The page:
Question: Does the god of wealth (财神) exist? Is there an equivalent in Buddhism?
Answer: In Chinese culture, there are some characters believed and worshipped as gods of wealth, some of whom might be mythological, and some based on historical virtuous persons. Thus, it is hard to say if a single representative wealth god exists for sure, while many Chinese do pray to a general concept of a god of wealth, especially during the Chinese new year season.
In Tibetan Buddhist culture, there are the five Jambhalas (藏巴拉), who are wealth deities linked to Buddhas and Bodhisattvas. However, physical wealth in Buddhism is seen just as essential support, for accumulating and sharing the actual wealth needed for enlightenment — spiritual wealth — as blessings and wisdom (福慧) gathered through learning and practice (修学) of the Dharma, including generosity (布施). The wealth is never for feeding greed and excess.
The simplest way for Pure Land practitioners to streamline what might seem to be more complex practices is to remember this taught by the Buddha in the ‘Sūtra In Which The Buddha Speaks Of Amitā[bha] Buddha’s Fundamental Esoteric Spiritual Mantra’《佛说阿弥陀佛根本秘密神咒经》—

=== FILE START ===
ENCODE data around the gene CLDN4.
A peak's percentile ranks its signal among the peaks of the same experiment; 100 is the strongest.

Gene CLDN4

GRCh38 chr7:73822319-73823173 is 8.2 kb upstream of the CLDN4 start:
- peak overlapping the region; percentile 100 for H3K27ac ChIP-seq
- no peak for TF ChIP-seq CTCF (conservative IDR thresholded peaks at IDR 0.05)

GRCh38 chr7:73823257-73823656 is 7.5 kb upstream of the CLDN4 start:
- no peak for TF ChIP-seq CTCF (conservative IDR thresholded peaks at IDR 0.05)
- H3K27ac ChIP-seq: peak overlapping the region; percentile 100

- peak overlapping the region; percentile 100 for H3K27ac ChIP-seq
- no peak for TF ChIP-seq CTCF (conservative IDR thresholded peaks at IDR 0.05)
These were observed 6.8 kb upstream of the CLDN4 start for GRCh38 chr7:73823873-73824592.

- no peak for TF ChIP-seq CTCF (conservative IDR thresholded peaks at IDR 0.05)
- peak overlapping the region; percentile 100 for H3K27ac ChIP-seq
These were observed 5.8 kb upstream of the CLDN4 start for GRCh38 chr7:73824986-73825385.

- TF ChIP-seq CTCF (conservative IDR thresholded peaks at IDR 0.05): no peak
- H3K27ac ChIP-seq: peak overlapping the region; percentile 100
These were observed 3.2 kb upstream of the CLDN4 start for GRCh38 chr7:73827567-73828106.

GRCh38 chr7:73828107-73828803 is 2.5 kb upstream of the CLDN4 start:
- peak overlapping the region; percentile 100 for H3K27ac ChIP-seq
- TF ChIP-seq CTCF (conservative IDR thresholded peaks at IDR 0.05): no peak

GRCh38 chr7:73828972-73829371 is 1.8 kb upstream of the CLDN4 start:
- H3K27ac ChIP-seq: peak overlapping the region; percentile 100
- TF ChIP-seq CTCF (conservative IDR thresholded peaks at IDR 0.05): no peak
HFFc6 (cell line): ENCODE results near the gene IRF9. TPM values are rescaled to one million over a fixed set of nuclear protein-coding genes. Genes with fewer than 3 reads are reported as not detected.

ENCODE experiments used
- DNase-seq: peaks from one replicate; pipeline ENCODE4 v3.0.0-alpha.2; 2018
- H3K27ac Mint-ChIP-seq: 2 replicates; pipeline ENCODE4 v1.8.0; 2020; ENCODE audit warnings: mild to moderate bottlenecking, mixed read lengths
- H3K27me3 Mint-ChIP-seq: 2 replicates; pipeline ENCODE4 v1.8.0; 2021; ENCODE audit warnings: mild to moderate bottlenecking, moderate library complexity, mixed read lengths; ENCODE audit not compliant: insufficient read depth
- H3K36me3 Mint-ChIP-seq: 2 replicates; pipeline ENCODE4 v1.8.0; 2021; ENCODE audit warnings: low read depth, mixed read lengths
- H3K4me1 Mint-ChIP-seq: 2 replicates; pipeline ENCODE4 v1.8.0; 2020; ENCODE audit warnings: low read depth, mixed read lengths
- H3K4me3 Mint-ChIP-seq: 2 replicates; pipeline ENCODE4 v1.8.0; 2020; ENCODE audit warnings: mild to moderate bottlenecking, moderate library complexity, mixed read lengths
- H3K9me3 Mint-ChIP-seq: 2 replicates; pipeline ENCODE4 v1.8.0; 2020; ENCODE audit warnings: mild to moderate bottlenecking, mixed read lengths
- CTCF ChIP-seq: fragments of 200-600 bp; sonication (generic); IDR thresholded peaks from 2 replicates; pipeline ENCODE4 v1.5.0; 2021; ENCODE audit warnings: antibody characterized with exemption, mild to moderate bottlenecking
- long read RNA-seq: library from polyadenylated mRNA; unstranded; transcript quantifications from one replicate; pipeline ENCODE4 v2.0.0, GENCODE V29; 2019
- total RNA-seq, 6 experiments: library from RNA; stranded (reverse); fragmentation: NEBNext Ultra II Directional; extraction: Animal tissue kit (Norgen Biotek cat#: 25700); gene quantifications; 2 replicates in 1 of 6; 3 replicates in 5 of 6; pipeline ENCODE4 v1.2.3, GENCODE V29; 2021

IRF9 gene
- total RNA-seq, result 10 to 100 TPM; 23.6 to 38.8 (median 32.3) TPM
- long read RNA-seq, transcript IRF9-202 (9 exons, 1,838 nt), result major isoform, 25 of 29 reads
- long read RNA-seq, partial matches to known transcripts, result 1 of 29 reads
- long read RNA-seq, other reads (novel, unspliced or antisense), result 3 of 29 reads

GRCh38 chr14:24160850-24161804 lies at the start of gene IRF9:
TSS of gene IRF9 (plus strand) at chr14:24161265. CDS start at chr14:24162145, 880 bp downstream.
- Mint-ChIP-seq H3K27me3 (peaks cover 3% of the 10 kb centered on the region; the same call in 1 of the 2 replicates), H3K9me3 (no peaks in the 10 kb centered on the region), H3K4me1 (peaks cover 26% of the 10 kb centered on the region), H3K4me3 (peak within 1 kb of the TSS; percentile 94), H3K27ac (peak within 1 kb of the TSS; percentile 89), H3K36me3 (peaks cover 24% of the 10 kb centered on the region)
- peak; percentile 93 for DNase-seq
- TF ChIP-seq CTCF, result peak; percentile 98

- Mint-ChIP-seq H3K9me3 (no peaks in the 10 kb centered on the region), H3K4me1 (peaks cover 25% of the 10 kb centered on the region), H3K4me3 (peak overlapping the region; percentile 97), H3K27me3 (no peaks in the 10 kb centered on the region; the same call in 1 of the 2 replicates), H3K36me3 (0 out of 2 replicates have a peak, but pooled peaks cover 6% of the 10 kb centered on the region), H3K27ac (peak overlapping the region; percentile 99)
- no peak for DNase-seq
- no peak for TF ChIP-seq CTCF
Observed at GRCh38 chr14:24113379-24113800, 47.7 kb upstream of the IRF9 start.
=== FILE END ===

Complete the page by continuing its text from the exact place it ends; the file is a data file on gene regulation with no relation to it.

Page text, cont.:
‘If there are sentient beings, who hear Amitā(bha) Buddha’s inconceivable meritorious virtues, rejoice enthusiastically, with utmost sincere minds recite his name (i.e. Āmítuófó: 阿弥陀佛), with profound faith and without laxity, thereupon manifests on their bodies, the receiving of incomparable bliss. Perhaps transforming poverty and lowliness, to obtaining of wealth and honour.’ (若有众生，闻说阿弥陀佛不可思议功德，欢喜踊跃，至心称念，深信不懈，于现在身，受无比乐。或转贫贱，获得富贵。)
To complete the picture of worldly and spiritual well-being, the below was also taught — ‘Perhaps attaining the fruit of being spared from being pursued by the suffering of sickness from past karma. Perhaps transforming short lifespans, to attaining lengthened lifespans. Perhaps with enemies transforming their hatred. Attaining children, grandchildren and prosperity, peace and bliss of body and mind, and fulfilment according to their wishes. Such meritorious virtues, cannot be named or calculated completely.’ (或得果免宿业所追病患之苦。或转短命，得寿延长。或怨家变恨。得子孙繁荣，身心安乐，如意满足。如是功德，不可称计。)
Other than facilitating birth in his Pure Land, sincere mindfulness of Buddha (念佛) can work in the ways above as Āmítuófó’s immeasurable meritorious virtues (功德) are also able to manifest as worldly blessings to support our spiritual life. Since he represents all Buddhas collectively, sincere practice definitely brings about the greatest blessings. In this sense, he is the greatest physical and spiritual wealth bestower possible.
The Name Of Āmítuófó Is The Supreme Mantra